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UNESCO World Heritage Sites


We hear there are a lot of UNESCO World Heritage aficionados around touring the world on a mission to see as many sites as possible. The Cultural Heart of Germany with the neighbouring regions of Saxony, Saxony-Anhalt and Thuringia has nine entries on the UNESCO list and makes it easy for travellers to go on a cultural and natural treasures trip.

Of Bauhaus and gardens

In Saxony-Anhalt visitors can find three UNESCO World Heritage sites within close proximity: The Garden Kingdom of Dessau-Wörlitz is a stunning example of landscape design of the Age of Enlightenment including palaces and landscaped parks and gardens in the English style. Together with the baroque ensemble of the town, palace and park of Oranienbaum it forms a striking World Heritage. Dessau also features the Bauhaus building and Masters’ Houses which are part of the Bauhaus World Heritage sites in Dessau and Weimar.

Lutherstadt Wittenberg, east of Dessau, forms another UNESCO World Heritage together with Eisleben where the eminent reformer Martin Luther was born. Next on the list are the town of Quedlinburg with 1300 timber-framed houses spanning six centuries as well as the Middle Elbe Biosphere Reserve which is part of the UNESCO Elbe River Landscape. In Saxony, Muskau Park which reaches across the River Neisse and into Poland, pioneered new approaches to landscape design and received the UNESCO stamp of approval in 2004. It was created in the 19th century by Prince Hermann von Pückler-Muskau who was inspired by travels to England to transform his estate into an expansive landscape park.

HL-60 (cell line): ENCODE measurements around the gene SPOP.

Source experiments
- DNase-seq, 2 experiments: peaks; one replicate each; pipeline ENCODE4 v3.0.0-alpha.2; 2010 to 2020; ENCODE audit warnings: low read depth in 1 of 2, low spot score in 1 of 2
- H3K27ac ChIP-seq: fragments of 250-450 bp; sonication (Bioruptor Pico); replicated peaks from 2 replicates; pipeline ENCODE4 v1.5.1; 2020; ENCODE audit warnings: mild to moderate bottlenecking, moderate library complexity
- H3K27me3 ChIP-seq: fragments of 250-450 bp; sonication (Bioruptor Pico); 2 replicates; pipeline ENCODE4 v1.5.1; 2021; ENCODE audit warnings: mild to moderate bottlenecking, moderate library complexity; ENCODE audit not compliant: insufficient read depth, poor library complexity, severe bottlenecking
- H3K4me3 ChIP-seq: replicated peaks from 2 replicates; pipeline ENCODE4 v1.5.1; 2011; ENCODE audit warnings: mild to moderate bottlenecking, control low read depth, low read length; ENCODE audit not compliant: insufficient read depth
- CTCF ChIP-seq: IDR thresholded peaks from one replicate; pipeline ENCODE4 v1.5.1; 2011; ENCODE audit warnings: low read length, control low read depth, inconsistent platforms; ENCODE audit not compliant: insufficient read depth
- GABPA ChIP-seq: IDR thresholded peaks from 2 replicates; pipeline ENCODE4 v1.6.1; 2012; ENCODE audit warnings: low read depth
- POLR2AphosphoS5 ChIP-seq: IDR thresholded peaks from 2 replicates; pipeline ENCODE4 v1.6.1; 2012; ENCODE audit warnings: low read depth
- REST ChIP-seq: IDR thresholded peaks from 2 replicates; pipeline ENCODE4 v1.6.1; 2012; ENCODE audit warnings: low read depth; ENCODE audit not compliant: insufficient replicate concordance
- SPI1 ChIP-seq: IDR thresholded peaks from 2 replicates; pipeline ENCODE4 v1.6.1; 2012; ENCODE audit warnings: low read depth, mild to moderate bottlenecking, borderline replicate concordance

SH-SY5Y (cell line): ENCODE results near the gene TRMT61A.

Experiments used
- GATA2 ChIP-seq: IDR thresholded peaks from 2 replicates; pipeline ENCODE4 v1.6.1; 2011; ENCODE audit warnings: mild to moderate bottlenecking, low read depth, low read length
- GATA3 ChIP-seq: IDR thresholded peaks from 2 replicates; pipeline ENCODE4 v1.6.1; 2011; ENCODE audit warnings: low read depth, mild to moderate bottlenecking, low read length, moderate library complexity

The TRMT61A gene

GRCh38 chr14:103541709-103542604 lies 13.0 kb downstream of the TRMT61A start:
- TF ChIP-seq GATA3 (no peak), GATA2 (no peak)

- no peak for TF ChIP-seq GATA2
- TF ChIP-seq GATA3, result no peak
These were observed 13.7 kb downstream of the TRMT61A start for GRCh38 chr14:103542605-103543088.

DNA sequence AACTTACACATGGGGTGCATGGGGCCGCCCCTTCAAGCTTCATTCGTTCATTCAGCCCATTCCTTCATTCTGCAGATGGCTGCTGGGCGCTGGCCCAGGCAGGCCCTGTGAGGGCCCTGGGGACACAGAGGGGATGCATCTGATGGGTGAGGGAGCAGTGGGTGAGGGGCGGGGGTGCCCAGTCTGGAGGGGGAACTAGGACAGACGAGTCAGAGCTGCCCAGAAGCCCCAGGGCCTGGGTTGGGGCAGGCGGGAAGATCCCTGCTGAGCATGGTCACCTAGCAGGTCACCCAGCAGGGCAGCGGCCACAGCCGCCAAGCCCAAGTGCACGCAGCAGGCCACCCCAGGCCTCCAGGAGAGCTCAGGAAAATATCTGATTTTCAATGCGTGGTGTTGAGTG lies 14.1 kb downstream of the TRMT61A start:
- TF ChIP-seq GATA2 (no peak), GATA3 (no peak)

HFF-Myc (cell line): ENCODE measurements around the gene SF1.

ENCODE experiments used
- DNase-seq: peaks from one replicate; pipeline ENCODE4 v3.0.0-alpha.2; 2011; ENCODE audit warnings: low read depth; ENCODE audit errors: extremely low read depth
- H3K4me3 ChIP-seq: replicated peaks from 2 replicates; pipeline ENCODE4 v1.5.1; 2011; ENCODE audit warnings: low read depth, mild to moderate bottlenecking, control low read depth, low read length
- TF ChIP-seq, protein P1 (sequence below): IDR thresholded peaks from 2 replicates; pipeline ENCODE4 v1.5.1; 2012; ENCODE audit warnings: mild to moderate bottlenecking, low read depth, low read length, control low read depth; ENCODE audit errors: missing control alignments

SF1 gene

Classical beauty and stunning nature

Thuringia not only features the Bauhaus sites Bauhaus University and “Haus am Horn” in Weimar, but a further three UNESCO treasures: The World Heritage complex Classical Weimar acknowledges the high artistic quality of buildings and parks in Weimar that stand for the remarkable cultural flowering of the town which attracted leading German writers and thinkers such as Goethe and Schiller in the late 18th and early 19th century. Just over 30 miles away, imposing Wartburg Castle towers over the town of Eisenach, and visitors can go on a tour of almost thousand years of history in one of the best-preserved castles in Germany where Martin Luther translated the New Testament and Wagner’s romantic opera “Tannhäuser” is set. Wartburg Castle as well as other UNESCO sites in Weimar will host special concerts next year with Germany putting a special focus on its World Heritage sites in 2014.

Not far from Eisenach, travellers will find Thuringia’s natural world heritage site Hainich National Park, known as a “jungle in the middle of Germany”. It is part of the UNESCO Primeval Beech Woods of the Carpathians and Old Beech Woods of Germany site and features a treetop walk plus the opportunity to go on peaceful rambles through untouched nature.

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